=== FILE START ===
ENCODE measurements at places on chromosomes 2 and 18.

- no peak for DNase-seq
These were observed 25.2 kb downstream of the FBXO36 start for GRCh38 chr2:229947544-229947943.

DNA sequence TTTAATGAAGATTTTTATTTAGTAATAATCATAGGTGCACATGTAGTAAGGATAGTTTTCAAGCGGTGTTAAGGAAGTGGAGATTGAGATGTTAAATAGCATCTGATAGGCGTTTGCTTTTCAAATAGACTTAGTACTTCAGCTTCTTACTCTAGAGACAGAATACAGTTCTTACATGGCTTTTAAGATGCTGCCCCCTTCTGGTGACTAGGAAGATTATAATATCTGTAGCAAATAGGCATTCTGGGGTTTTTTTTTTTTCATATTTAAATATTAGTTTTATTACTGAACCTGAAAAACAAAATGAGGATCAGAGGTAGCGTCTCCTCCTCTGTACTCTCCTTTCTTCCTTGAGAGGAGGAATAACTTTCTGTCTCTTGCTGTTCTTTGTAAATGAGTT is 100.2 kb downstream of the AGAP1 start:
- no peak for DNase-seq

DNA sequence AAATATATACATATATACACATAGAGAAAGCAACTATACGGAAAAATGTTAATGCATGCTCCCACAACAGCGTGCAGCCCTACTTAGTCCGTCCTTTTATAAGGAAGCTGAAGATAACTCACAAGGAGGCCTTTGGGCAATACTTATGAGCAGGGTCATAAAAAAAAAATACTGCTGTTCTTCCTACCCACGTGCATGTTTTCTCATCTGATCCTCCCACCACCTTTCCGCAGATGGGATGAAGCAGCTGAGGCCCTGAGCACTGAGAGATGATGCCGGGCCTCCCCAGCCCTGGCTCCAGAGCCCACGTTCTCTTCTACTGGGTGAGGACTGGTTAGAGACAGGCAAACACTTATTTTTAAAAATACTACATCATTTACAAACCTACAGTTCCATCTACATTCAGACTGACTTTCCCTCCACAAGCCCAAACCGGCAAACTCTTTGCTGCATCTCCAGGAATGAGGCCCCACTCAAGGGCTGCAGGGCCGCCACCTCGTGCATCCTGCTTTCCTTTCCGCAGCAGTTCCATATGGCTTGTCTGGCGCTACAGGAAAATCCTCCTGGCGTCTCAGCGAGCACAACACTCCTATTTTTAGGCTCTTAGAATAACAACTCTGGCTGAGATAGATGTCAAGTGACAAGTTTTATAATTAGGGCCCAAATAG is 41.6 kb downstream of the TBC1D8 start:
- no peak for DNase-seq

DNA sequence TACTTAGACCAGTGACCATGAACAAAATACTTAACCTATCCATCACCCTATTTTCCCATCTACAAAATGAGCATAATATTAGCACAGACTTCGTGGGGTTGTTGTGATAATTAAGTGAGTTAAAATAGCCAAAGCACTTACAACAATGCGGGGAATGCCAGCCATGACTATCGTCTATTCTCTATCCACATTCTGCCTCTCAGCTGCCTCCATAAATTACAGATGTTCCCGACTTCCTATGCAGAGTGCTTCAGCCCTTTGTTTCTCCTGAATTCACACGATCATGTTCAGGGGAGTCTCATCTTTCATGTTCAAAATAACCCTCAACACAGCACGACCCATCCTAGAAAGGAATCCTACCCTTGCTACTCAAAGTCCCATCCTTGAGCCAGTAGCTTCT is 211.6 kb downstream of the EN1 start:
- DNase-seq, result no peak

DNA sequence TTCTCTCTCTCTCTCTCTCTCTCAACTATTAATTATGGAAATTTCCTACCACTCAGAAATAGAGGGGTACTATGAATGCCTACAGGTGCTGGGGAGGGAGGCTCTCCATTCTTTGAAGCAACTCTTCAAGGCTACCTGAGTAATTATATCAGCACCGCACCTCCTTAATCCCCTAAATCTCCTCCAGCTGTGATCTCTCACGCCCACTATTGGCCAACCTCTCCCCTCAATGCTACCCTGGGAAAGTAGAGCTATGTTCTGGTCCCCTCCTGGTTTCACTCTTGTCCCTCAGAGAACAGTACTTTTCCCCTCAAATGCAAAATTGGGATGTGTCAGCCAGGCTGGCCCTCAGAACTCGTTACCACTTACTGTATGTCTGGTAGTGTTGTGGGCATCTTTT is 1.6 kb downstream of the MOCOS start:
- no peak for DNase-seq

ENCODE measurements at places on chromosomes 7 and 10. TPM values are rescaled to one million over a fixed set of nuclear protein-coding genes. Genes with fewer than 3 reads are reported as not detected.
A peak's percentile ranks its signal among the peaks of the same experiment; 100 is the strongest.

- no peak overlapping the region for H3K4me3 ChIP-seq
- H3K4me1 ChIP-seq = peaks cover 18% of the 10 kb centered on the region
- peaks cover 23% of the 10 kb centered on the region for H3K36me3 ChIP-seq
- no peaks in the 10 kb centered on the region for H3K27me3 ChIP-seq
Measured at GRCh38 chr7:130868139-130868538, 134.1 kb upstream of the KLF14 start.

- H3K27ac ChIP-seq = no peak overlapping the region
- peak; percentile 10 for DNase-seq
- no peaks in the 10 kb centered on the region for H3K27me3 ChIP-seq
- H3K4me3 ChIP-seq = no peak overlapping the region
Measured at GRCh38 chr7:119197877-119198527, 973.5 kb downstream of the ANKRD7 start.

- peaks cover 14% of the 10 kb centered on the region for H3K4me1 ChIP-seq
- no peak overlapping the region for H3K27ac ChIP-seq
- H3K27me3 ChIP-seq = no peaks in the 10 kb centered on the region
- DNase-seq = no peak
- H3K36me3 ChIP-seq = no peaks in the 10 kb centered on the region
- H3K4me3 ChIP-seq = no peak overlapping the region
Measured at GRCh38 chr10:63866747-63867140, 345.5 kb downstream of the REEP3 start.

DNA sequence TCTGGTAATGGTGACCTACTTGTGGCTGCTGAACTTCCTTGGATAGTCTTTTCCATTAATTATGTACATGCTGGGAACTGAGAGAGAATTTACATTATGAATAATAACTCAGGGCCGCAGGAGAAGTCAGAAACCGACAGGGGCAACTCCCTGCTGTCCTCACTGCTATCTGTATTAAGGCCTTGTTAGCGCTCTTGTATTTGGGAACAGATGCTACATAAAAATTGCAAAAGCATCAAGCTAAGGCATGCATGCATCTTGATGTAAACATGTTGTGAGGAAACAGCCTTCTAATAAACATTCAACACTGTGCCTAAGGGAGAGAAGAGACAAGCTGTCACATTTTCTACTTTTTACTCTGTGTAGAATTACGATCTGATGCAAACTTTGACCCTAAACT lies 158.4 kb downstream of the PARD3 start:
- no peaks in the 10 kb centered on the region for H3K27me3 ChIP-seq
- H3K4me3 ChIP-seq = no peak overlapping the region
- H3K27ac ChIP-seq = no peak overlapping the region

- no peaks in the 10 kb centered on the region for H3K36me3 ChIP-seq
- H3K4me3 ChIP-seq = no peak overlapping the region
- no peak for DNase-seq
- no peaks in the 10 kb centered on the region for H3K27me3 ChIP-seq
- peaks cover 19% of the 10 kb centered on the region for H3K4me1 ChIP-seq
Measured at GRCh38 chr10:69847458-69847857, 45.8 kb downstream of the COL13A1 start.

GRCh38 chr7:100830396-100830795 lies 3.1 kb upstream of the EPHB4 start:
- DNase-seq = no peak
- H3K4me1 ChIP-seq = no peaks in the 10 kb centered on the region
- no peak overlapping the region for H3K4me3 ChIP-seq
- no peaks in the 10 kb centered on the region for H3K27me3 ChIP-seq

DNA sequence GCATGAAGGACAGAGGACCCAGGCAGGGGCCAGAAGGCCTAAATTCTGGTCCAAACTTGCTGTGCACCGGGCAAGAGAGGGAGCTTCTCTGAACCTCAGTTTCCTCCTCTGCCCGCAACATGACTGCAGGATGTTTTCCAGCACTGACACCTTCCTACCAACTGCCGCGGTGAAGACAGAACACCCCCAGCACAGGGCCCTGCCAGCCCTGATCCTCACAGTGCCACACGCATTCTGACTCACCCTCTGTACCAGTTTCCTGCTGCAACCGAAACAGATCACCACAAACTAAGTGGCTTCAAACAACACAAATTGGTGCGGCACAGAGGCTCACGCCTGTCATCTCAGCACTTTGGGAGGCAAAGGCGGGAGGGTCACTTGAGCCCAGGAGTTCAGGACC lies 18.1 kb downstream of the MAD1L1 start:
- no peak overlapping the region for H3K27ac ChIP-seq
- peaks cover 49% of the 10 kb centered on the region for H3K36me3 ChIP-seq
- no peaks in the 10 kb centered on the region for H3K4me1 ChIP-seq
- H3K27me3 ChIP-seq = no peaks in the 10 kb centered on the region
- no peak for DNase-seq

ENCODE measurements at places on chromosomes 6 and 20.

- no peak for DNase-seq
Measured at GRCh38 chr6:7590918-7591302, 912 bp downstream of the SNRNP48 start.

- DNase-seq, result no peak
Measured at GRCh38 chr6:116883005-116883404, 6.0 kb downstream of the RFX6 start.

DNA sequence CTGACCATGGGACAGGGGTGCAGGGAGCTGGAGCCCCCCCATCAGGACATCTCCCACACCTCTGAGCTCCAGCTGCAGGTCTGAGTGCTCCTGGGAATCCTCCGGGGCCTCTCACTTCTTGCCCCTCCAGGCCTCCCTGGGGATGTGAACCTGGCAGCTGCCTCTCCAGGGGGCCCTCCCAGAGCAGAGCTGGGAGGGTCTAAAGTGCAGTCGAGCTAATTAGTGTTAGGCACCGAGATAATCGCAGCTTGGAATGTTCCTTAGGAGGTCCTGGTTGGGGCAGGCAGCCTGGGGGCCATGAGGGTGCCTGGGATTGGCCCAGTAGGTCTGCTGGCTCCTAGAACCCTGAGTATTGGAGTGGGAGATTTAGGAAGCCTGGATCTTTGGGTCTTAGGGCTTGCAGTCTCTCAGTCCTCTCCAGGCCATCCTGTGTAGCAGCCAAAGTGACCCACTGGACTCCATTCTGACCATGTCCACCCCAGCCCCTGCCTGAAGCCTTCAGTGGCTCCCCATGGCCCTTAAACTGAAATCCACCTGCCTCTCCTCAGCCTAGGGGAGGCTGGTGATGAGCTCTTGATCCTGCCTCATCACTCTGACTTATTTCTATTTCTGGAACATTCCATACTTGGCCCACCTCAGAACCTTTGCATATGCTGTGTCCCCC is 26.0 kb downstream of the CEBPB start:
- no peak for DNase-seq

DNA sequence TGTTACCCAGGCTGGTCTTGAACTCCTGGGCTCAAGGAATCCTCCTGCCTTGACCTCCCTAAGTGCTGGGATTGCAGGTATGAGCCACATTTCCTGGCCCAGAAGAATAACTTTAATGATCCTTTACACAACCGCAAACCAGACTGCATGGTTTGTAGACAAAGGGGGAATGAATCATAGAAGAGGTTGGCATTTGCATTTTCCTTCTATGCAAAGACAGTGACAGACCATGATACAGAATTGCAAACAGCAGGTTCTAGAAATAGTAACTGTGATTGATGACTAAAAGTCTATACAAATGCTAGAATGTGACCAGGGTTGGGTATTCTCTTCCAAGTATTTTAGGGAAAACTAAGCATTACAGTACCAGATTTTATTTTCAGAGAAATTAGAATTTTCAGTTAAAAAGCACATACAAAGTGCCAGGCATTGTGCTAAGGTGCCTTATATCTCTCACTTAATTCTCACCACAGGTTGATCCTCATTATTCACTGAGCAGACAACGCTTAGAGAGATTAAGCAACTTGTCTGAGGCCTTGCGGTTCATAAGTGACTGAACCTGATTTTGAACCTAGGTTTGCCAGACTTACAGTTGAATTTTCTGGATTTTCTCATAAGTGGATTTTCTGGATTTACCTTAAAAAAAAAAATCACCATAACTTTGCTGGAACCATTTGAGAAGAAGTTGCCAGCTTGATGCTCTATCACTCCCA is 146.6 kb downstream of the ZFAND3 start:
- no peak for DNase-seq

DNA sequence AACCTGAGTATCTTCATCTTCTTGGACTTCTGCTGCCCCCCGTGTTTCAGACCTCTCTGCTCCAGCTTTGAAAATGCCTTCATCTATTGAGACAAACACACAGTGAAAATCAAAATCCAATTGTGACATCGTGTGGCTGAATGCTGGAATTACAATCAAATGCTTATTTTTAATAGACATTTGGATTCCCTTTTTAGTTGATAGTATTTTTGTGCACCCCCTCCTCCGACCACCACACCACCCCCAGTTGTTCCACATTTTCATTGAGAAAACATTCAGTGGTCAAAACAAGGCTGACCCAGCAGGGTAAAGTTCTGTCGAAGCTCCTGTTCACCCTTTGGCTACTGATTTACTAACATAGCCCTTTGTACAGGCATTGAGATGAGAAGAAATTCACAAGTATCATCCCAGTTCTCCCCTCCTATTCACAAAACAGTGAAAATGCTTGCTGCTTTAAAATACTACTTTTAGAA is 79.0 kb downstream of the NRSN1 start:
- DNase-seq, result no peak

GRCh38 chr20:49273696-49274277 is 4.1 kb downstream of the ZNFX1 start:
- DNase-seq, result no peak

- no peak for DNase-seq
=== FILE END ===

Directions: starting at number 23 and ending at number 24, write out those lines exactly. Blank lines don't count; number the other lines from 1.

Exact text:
Measured at GRCh38 chr7:119197877-119198527, 973.5 kb downstream of the ANKRD7 start.

- peaks cover 14% of the 10 kb centered on the region for H3K4me1 ChIP-seq